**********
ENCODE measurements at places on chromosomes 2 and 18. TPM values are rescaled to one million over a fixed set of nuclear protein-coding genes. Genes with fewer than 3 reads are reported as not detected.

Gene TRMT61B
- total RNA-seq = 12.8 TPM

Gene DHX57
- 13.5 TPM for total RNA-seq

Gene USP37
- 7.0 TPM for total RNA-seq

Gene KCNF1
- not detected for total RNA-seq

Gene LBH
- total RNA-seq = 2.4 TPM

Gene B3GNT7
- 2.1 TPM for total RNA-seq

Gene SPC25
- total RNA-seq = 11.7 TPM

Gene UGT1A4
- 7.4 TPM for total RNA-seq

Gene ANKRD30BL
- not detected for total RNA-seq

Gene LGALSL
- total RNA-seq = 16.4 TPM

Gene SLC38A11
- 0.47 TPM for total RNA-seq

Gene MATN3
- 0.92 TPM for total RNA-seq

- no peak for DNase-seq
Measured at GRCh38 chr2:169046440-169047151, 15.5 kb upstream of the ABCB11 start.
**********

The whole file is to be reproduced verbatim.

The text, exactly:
ENCODE measurements at places on chromosomes 2 and 18. TPM values are rescaled to one million over a fixed set of nuclear protein-coding genes. Genes with fewer than 3 reads are reported as not detected.

Gene TRMT61B
- total RNA-seq = 12.8 TPM

Gene DHX57
- 13.5 TPM for total RNA-seq

Gene USP37
- 7.0 TPM for total RNA-seq

Gene KCNF1
- not detected for total RNA-seq

Gene LBH
- total RNA-seq = 2.4 TPM

Gene B3GNT7
- 2.1 TPM for total RNA-seq

Gene SPC25
- total RNA-seq = 11.7 TPM

Gene UGT1A4
- 7.4 TPM for total RNA-seq

Gene ANKRD30BL
- not detected for total RNA-seq

Gene LGALSL
- total RNA-seq = 16.4 TPM

Gene SLC38A11
- 0.47 TPM for total RNA-seq

Gene MATN3
- 0.92 TPM for total RNA-seq

- no peak for DNase-seq
Measured at GRCh38 chr2:169046440-169047151, 15.5 kb upstream of the ABCB11 start.